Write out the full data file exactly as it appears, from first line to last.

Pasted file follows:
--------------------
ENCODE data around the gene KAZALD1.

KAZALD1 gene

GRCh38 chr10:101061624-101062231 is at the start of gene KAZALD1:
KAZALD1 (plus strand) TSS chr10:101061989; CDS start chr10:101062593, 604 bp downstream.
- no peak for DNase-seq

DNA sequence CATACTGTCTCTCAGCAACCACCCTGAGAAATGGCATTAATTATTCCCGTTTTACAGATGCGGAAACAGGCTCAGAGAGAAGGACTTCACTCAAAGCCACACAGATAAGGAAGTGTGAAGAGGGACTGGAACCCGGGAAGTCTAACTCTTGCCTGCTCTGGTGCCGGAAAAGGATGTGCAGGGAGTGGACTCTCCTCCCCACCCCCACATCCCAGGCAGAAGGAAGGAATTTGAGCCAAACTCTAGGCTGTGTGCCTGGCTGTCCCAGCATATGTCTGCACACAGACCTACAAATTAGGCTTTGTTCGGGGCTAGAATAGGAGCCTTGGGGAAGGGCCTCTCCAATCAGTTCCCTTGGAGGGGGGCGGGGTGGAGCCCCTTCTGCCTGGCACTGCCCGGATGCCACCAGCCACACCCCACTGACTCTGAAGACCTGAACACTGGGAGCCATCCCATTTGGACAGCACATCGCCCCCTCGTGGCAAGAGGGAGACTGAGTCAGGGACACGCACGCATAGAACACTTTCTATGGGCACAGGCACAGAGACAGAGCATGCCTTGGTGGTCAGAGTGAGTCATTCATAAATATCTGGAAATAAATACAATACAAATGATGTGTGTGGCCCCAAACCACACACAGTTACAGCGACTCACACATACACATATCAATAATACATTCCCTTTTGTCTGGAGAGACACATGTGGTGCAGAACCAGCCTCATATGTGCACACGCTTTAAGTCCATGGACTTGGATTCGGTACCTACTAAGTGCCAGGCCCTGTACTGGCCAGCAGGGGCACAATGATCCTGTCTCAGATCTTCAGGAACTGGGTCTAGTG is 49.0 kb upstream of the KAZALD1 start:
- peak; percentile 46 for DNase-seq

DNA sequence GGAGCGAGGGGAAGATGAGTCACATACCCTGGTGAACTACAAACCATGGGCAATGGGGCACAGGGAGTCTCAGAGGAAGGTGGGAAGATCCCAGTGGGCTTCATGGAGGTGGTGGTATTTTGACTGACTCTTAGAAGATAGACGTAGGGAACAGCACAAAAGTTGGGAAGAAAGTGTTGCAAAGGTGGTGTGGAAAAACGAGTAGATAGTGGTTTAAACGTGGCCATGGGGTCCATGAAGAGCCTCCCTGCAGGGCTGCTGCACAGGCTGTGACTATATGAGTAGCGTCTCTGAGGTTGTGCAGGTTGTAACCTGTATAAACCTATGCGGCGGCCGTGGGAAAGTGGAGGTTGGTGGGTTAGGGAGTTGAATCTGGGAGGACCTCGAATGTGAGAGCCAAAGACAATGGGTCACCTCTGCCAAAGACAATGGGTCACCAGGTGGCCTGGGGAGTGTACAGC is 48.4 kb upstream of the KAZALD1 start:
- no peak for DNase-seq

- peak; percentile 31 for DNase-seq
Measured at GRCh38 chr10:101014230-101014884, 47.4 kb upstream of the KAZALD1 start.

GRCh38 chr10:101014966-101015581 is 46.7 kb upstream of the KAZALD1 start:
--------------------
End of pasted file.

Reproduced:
ENCODE data around the gene KAZALD1.

KAZALD1 gene

GRCh38 chr10:101061624-101062231 is at the start of gene KAZALD1:
KAZALD1 (plus strand) TSS chr10:101061989; CDS start chr10:101062593, 604 bp downstream.
- no peak for DNase-seq

DNA sequence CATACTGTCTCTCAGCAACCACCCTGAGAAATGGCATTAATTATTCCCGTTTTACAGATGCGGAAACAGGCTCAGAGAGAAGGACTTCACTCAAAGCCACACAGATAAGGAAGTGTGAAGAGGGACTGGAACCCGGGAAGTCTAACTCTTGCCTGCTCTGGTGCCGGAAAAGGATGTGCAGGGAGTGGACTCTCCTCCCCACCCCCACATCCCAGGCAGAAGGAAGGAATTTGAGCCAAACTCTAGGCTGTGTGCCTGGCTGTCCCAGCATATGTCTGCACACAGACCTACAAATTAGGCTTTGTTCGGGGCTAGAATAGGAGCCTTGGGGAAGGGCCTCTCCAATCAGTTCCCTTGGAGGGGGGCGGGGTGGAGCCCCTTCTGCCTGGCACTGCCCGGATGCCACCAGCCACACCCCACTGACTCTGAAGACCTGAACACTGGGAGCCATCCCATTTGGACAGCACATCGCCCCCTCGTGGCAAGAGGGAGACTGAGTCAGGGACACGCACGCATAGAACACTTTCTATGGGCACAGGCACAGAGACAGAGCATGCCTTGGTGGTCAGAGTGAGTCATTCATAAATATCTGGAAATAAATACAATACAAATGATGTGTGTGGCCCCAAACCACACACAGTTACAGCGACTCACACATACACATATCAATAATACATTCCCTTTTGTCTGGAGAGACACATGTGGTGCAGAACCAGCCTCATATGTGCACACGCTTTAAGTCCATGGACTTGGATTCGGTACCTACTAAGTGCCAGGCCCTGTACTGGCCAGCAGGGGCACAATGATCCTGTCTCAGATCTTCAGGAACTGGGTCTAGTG is 49.0 kb upstream of the KAZALD1 start:
- peak; percentile 46 for DNase-seq

DNA sequence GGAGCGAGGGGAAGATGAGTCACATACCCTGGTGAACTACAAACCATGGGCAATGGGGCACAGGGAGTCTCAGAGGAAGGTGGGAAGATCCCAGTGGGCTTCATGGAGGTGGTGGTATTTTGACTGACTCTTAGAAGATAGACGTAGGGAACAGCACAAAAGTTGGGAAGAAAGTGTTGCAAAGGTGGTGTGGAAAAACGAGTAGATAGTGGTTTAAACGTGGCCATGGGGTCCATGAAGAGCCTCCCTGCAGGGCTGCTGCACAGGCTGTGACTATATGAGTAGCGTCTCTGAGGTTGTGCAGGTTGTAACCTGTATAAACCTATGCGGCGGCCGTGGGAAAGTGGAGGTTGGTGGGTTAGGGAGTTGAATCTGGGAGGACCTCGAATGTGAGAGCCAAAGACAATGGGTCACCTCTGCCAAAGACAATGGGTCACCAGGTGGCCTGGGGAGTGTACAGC is 48.4 kb upstream of the KAZALD1 start:
- no peak for DNase-seq

- peak; percentile 31 for DNase-seq
Measured at GRCh38 chr10:101014230-101014884, 47.4 kb upstream of the KAZALD1 start.

GRCh38 chr10:101014966-101015581 is 46.7 kb upstream of the KAZALD1 start: